the disciples returned from Olivet to Jerusalem, the people looked on
them, expecting to see on their faces expressions of sorrow, confusion,
and defeat; but they saw there gladness and triumph. The disciples did not
now mourn over disappointed hopes. They had seen the risen Saviour, and
the words of His parting promise echoed constantly in their ears.
to Christ's command, they waited in Jerusalem for the promise of the
Father--the outpouring of the Spirit. They did not wait in idleness. The
record says that they were "continually in the temple, praising and
blessing God." Luke 24:53. They also met together to present their
requests to the Father in the name of Jesus. They knew that they had a
Representative in heaven, an Advocate at the throne of God. In solemn awe
they bowed in prayer, repeating the assurance, "Whatsoever ye shall
ask the Father in My name, He will give it you. Hitherto have ye asked
nothing in My name: ask, and ye shall receive, that your joy may be
full." John 16:23, 24. Higher and still higher they extended the hand
of faith, with the mighty argument, "It is Christ that died, yea
rather, that is risen again, who is even at the right hand of God, who
also maketh intercession for us." Romans 8:34.
disciples waited for the fulfillment of the promise, they humbled their
hearts in true repentance and confessed their unbelief. As they called to
remembrance the words that Christ had spoken to them before His death they
understood more fully their meaning. Truths which had passed from their
memory were again brought to their minds, and these they repeated to one
another. They reproached themselves for their misapprehension of the
Saviour. Like a procession, scene after scene of His wonderful life passed
before them. As they meditated upon His pure, holy life they felt that no
toil would be too hard, no sacrifice too great, if only they could bear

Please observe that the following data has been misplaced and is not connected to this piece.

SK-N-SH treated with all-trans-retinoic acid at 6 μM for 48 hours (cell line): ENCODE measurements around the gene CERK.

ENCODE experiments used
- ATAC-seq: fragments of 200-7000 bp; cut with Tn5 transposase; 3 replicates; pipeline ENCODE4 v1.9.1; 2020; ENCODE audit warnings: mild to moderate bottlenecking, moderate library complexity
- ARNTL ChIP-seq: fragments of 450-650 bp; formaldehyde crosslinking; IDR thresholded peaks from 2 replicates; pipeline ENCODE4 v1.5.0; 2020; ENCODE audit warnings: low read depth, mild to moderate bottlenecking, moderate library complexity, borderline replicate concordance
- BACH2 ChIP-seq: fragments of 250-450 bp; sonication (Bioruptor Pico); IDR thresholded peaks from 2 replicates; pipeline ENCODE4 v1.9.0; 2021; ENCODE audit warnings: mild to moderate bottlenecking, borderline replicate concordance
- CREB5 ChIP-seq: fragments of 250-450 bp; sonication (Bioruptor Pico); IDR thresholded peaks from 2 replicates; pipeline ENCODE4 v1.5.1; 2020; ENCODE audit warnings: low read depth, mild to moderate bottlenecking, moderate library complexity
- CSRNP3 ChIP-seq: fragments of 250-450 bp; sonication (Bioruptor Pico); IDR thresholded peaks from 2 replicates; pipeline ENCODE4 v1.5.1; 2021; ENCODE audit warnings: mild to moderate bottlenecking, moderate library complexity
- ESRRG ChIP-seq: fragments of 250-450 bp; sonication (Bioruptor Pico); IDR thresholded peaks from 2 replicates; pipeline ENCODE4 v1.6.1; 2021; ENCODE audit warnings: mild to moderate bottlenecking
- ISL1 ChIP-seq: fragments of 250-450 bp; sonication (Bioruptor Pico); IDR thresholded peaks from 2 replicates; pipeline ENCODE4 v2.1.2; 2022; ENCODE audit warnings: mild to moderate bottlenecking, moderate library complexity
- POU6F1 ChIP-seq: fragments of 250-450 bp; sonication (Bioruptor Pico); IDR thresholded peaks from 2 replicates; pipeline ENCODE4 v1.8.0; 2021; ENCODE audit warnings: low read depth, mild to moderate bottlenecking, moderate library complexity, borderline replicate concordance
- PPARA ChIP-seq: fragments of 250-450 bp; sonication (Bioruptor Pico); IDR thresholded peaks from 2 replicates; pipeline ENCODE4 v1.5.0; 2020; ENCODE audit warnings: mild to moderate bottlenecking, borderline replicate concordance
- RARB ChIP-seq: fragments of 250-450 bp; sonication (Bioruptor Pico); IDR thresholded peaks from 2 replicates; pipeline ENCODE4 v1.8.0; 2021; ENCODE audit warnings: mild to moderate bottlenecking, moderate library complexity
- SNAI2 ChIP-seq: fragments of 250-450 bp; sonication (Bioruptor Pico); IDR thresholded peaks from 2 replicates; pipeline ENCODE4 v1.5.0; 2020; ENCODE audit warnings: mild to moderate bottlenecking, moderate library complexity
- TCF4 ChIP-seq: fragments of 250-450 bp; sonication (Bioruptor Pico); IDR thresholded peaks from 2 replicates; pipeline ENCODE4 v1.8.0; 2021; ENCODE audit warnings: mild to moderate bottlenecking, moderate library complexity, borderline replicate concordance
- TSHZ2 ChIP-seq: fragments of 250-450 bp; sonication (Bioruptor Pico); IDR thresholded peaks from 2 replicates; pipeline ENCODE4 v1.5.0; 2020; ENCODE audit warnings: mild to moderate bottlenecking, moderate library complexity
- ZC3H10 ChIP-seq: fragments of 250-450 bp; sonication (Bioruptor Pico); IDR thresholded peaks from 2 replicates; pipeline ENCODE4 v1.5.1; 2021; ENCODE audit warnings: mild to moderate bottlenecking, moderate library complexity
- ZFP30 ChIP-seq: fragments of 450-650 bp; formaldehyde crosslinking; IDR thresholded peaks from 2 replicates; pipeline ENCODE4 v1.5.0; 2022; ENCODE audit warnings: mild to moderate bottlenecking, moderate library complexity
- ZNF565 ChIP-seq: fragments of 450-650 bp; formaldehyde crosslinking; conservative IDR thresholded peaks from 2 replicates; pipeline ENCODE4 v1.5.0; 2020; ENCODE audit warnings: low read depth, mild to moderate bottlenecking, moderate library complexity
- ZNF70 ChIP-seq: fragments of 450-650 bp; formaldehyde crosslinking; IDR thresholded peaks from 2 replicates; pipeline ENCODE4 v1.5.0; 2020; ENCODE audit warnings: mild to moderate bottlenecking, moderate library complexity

witness in their lives to the loveliness of Christ's character. Oh, if
they could but have the past three years to live over, they thought, how
differently they would act! If they could only see the Master again, how
earnestly they would strive to show Him how deeply they loved Him, and how
sincerely they sorrowed for having ever grieved Him by a word or an act of
unbelief! But they were comforted by the thought that they were forgiven.
And they determined that, so far as possible, they would atone for their
unbelief by bravely confessing Him before the world.
prayed with intense earnestness for a fitness to meet men and in their
daily intercourse to speak words that would lead sinners to Christ.
Putting away all differences, all desire for the supremacy, they came
close together in Christian fellowship. They drew nearer and nearer to
God, and as they did this they realized what a privilege had been theirs
in being permitted to associate so closely with Christ. Sadness filled
their hearts as they thought of how many times they had grieved Him by
their slowness of comprehension, their failure to understand the lessons
that, for their good, He was trying to teach them.
These days of
preparation were days of deep heart searching. The disciples felt their
spiritual need and cried to the Lord for the holy unction that was to fit
them for the work of soul saving. They did not ask for a blessing for
themselves merely. They were weighted with the burden of the salvation of
souls. They realized that the gospel was to be carried to the world, and
they claimed the power that Christ had promised.
patriarchal age the influence of the Holy Spirit had often been revealed
in a marked manner, but never in its fullness. Now, in obedience to the
word of the Saviour, the disciples offered their supplications for this
gift, and in heaven Christ added His intercession. He claimed the gift of
the Spirit, that He might pour it upon His people.
when the Day of Pentecost was fully come, they were all with one accord in
one place. And suddenly there came a sound from heaven as of a rushing
mighty wind, and it filled all the house where they were sitting."
came upon the waiting, praying disciples with a fullness that reached
every heart. The Infinite One revealed Himself in power to His church. It
was as if for ages this influence had been held in restraint, and now
Heaven rejoiced in being able to pour out upon the church the riches of
the Spirit's grace. And under the influence of the Spirit, words of
penitence and confession mingled with songs of praise for sins forgiven.